Birds and Mammals
The risk assessment for birds and mammals uses a tiered approach to assess the risk of mortality and reproductive effects, the current guidance document is the European Food Safety Standards (EFSA) guidance document for risk assessment for birds and mammals ((EFSA-Q-2009-00223). Ecotoxicology often work in collaboration with toxicology, particularly when establishing mammalian endpoints for use in the risk assessment.
OECD guidelines for toxicity studies are available on the OECD website.
Current Main Guidance Document
EFSA Guidance document for Risk Assessment for Birds and Mammals (EFSA-Q-2009-00223)1. Whilst using the EFSA Guidance Document of Risk Assessment for Birds and Mammals (EFSA-Q-2009-00223) several errors in the text have been noticed. These have been collected in a document which will be updated if additional errors are found. In addition, clarification is helpful in some areas, so these have also been included.
Previous Guidance Document
Additional Guidance on Specific Issues
For applications considered under Regulation 1107/2009 (as it applies in Great Britain and Northern Ireland) the formal requirements for Ecotoxicology formulation testing are laid out in Part A, Section 10, Annex to the Regulation 284/2013. UK specific formulation guidance is also available as outlined in the HSE formulation guidance.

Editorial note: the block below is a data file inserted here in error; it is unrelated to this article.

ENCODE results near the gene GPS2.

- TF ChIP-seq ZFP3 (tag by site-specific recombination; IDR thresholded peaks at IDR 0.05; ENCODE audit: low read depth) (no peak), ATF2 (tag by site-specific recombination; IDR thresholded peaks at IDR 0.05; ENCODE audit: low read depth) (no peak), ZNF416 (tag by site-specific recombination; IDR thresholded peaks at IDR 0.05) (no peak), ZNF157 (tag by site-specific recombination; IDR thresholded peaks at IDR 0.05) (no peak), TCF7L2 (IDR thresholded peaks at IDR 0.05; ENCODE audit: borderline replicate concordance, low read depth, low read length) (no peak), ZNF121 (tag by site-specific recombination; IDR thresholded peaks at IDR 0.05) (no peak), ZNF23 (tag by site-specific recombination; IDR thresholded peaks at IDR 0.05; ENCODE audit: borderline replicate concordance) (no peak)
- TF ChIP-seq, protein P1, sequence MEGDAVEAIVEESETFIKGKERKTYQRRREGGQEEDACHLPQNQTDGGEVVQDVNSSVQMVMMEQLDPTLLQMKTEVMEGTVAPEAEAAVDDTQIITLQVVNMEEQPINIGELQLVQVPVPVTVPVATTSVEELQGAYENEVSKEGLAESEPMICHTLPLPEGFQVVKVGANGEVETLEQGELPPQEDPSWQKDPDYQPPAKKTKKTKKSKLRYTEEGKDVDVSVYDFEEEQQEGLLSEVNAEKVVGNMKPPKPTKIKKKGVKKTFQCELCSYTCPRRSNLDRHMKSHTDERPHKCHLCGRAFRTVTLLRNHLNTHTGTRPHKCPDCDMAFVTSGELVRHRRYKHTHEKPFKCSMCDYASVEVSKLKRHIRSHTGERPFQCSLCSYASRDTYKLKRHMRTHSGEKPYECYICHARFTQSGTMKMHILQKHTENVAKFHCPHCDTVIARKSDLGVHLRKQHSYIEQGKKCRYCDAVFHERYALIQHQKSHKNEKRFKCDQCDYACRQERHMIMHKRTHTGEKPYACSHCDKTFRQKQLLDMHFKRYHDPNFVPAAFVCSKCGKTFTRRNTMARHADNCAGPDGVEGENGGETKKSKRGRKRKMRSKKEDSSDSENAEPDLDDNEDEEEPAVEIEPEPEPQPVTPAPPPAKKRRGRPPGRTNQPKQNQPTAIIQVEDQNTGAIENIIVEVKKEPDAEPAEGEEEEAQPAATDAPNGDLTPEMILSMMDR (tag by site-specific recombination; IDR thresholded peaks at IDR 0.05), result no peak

This HSE guidance provides advice on the need for ecotoxicology formulation studies and their use in risk assessment, along with how to consider the combined risk for relevant groups. Formal sections of the data requirements and existing guidance documents are presented together with additional guidance. Applicants are advised to read this document before deciding on a formulation testing strategy.
Risk assessment for plant protection products with multiple active substances
When a product has more than one active substance, the potential additional risks to birds and mammals must also be considered. Reference can be made to the HSE formulation guidance. Notes on some common queries are below.
Active substances may cause the same toxic effects within test organisms. In such cases a combined assessment is required for acute and long-term effects on birds and mammals. Applicants should note that this is relevant for all formulation types, ie seed treatments, granules and foliar sprays.
The Environmental Panel of the Advisory committee on Pesticides (meeting108) has proposed the following tiered approach to bird and mammal risk assessments:
- Is one active substance clearly driving the risk assessment?
- Does the Tier I risk assessment for all active substances within the formulation pass with a margin of safety?
- Did the mammalian toxicology assessment identify that a combined assessment was not required?